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Tesla stock gains for tenth consecutive session

Tesla (TSLA) closed higher for the tenth consecutive trading session on Thursday, marking the stock’s longest gaining streak in over two years.

In stock trading, Tesla shares increased 4.58 percent to $234.86, the highest closing price since October 2022. In the previous session, the stock’s share price reached $230.83. Tesla was the S&P 500 index’s third-best performer on Thursday’s trading session, with the index ending 0.62 percent higher at 4,293.93.

After the company announced a new arrangement with General Motors to extend its Supercharger network, Tesla’s shares continued to rise by more than 5% in after-hours trading. General Motors (GM) stock increased by more than 4% in after-hours trading after closing 1.02 percent lower during normal trade.

Last year, Tesla shares saw a 65 percent drop in value. Its stock performance began to improve after New Year, rising by around 89 percent and gaining approximately 35 percent in the last 30 days.

Chinese data, Model 3 update support Tesla’s rally

Over the past ten sessions, Tesla has gained more than 28.4 percent in the equity market. Analysts point out that new sales data from China and an update regarding its Model 3 helped the electric vehicle (EV) producer maintain its rally.

The China Passenger Car Association reported on Thursday that May retail sales of sustainable cars, including fully-electric and hybrid vehicles, had soared by 60.9 percent from the same period last year to 580,000 units. The figure also represented 33.3 percent of total passenger cars sold in the country.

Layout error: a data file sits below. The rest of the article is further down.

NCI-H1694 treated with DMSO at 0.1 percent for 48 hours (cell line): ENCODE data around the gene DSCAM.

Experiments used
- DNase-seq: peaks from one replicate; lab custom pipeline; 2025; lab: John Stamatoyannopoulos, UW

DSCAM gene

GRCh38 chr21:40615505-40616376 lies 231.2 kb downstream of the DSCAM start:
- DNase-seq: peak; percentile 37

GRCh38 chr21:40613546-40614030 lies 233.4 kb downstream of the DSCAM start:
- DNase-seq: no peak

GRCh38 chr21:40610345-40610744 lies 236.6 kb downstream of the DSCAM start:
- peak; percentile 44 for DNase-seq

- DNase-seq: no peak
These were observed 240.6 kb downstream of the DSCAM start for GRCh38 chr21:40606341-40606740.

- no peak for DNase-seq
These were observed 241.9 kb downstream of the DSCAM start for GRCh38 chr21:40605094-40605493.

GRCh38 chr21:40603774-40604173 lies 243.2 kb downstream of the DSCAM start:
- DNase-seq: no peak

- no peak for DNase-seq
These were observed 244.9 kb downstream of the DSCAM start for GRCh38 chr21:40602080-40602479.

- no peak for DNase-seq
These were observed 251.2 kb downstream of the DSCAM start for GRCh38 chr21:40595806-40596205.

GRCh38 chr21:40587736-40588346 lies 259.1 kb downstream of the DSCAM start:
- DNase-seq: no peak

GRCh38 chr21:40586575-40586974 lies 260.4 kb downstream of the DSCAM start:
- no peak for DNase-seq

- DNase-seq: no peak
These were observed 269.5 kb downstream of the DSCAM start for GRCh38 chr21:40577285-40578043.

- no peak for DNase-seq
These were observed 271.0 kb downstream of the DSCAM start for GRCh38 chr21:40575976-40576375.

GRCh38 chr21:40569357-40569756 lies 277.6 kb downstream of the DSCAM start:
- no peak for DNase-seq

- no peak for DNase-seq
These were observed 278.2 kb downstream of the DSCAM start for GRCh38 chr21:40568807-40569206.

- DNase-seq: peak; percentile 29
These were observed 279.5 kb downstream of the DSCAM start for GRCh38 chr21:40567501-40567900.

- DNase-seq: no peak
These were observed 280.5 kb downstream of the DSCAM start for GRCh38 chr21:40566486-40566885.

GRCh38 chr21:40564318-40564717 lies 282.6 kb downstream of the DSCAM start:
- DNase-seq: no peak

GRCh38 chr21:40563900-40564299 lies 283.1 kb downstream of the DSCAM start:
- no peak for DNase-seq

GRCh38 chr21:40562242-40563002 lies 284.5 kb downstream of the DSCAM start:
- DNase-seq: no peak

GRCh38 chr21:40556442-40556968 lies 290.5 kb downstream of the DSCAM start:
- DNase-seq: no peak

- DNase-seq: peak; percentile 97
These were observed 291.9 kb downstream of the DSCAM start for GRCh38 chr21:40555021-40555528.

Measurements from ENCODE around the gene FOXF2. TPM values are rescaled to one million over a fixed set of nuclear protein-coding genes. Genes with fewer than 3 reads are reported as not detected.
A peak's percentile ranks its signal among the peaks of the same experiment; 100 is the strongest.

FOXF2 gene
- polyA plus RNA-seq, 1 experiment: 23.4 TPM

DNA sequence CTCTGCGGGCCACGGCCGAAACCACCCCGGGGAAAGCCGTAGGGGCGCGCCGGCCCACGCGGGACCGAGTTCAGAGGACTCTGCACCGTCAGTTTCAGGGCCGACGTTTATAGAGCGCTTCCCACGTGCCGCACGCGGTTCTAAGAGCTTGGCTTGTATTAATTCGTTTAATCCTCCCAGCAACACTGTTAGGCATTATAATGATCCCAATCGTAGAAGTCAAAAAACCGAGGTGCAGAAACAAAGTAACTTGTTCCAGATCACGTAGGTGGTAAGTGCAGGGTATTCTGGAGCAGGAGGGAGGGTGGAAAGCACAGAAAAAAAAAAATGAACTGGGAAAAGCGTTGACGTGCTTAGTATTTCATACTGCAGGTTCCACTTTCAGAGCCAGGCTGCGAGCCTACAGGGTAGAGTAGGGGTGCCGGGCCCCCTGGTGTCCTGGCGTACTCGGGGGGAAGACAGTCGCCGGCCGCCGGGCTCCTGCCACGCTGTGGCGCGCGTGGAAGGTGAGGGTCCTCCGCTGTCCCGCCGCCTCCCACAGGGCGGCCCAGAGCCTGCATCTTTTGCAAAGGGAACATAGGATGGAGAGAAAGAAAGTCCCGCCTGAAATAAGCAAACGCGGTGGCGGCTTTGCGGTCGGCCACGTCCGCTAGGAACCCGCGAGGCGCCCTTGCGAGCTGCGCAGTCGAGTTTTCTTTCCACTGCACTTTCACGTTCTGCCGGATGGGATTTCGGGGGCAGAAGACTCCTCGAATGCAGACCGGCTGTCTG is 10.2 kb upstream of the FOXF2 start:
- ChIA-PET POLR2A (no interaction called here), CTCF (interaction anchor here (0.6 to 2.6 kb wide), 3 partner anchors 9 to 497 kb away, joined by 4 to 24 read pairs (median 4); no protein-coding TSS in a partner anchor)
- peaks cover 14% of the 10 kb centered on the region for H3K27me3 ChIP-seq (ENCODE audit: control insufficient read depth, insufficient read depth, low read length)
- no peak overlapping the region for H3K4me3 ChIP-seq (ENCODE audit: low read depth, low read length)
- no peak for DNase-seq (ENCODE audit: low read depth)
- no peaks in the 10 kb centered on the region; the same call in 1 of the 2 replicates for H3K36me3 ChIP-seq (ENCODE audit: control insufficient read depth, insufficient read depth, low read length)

According to a Dow Jones Newswires report, Tesla delivered 77,695 EV units manufactured at its Shanghai facility last month, up from 75,842 deliveries in April. However, the rate was still lower than March’s deliveries of more than 88,800.

China was the source of $4.89 billion in sales for Tesla between January and March, or 21% of the company’s overall revenue. Chinese business for the corporation totaled $18.15 billion in 2017, or 22.2 percent of its total annual revenues in 2022.

Earlier this week, American regulators confirmed that all Tesla Model 3 units are now eligible for $7,500 EV consumer tax credits because of the company’s adjustment to its battery supply chain. The new development is expected to significantly lower the price of Model 3, with Californian consumers may see up to $15,000 in price reductions.

Analysts predict that the subsidy update, along with “aggressive discounts” implemented by Tesla, will prop up sales of the flagship model, which is experiencing a significant decline in demand due to macroeconomic uncertainty and increasing competition. The tax credit will bring Model 3’s price closer to its competitors, such as Toyota’s Camry, which has a starting price of $26,320.

Direxion managing director Ed Egilinsky told FOX Business that the market’s increasing interest in mega-cap and growth stocks also partially contributed to Tesla’s recent rally.

“While some traders might trade off the headlines to capture the short-term upward price momentum, others might look at this as an opportunity to take a bearish view, believing the stock rally has been overextended in the short term and might see a reversal in trend,”
said Egilinsky

BofA Global Research reported that $8.5 billion had flowed into major tech stocks from the end of May to the beginning of June, helping the stock market that faced pressures from the U.S. debt ceiling debate last month. Despite the rally in these growth stocks, some experts cautioned that there was a “narrowness” in the market’s rally, with heavyweight stocks contributing most to the market’s gains.

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